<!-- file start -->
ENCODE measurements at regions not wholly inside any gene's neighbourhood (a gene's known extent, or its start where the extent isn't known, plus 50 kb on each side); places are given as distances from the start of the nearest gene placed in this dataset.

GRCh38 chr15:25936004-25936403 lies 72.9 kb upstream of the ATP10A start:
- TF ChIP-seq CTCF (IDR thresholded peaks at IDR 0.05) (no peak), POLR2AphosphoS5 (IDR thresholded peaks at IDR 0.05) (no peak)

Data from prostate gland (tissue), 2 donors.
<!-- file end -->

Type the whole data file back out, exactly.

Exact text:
ENCODE measurements at regions not wholly inside any gene's neighbourhood (a gene's known extent, or its start where the extent isn't known, plus 50 kb on each side); places are given as distances from the start of the nearest gene placed in this dataset.

GRCh38 chr15:25936004-25936403 lies 72.9 kb upstream of the ATP10A start:
- TF ChIP-seq CTCF (IDR thresholded peaks at IDR 0.05) (no peak), POLR2AphosphoS5 (IDR thresholded peaks at IDR 0.05) (no peak)

Data from prostate gland (tissue), 2 donors.